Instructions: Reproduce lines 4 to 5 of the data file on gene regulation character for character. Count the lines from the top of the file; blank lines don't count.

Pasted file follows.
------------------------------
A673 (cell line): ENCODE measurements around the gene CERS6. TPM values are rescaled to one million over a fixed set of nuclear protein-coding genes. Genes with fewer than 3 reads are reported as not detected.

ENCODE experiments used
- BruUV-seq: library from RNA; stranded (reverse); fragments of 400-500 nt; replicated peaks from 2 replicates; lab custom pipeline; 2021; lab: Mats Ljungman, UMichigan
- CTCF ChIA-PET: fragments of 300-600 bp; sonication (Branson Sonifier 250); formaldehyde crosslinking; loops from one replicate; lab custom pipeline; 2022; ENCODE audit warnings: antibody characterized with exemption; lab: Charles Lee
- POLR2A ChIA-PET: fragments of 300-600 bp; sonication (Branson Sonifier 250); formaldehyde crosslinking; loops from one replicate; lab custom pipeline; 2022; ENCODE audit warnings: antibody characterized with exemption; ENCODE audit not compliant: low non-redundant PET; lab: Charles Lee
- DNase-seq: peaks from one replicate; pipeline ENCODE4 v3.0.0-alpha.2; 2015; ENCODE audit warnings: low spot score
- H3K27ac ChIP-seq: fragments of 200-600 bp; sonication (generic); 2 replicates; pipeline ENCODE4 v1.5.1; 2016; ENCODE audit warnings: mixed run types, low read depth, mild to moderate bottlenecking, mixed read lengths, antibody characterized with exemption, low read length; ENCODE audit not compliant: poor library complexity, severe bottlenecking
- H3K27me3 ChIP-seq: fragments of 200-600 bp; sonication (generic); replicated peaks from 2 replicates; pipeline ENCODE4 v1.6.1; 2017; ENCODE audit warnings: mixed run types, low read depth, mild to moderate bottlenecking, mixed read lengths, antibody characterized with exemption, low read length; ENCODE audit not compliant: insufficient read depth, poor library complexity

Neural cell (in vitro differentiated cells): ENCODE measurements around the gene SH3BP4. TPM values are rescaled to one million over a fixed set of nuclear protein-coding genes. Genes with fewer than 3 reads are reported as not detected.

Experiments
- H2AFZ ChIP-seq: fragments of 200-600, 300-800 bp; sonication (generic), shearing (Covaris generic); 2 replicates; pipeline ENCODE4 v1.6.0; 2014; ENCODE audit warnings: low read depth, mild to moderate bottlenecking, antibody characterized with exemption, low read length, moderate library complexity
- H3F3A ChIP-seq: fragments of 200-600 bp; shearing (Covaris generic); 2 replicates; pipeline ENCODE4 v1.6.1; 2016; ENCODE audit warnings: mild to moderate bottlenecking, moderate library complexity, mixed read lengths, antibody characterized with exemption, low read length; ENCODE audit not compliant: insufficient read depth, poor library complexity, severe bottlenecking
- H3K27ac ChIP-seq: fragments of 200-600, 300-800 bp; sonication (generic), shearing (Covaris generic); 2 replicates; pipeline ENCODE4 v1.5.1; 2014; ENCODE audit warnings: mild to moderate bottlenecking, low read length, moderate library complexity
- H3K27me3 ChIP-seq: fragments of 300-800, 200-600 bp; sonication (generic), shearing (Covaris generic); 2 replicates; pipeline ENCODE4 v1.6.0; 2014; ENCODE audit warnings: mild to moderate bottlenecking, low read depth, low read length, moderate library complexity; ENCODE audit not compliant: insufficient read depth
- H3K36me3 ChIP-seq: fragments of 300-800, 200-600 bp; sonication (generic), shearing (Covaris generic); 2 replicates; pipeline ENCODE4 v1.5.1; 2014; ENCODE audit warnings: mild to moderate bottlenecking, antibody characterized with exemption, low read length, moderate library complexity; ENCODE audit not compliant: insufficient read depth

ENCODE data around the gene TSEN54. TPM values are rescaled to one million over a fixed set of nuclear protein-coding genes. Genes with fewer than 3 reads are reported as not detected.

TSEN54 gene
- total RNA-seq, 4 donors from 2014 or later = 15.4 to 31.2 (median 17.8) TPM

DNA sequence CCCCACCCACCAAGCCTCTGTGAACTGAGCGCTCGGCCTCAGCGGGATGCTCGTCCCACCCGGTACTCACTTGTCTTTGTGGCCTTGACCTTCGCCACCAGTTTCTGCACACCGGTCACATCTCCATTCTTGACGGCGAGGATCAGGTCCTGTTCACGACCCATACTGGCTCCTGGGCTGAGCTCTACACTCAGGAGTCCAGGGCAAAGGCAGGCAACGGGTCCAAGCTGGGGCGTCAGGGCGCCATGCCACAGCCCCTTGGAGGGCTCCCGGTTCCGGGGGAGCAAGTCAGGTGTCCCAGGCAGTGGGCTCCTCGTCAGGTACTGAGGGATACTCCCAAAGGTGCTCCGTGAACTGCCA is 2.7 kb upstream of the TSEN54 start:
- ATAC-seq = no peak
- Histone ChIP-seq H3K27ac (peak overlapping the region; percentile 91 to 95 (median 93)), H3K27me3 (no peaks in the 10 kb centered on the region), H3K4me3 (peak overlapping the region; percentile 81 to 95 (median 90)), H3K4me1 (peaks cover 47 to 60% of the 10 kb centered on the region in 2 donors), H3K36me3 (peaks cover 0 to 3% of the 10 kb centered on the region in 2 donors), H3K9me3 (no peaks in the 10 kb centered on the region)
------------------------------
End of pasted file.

- CTCF ChIA-PET: fragments of 300-600 bp; sonication (Branson Sonifier 250); formaldehyde crosslinking; loops from one replicate; lab custom pipeline; 2022; ENCODE audit warnings: antibody characterized with exemption; lab: Charles Lee
- POLR2A ChIA-PET: fragments of 300-600 bp; sonication (Branson Sonifier 250); formaldehyde crosslinking; loops from one replicate; lab custom pipeline; 2022; ENCODE audit warnings: antibody characterized with exemption; ENCODE audit not compliant: low non-redundant PET; lab: Charles Lee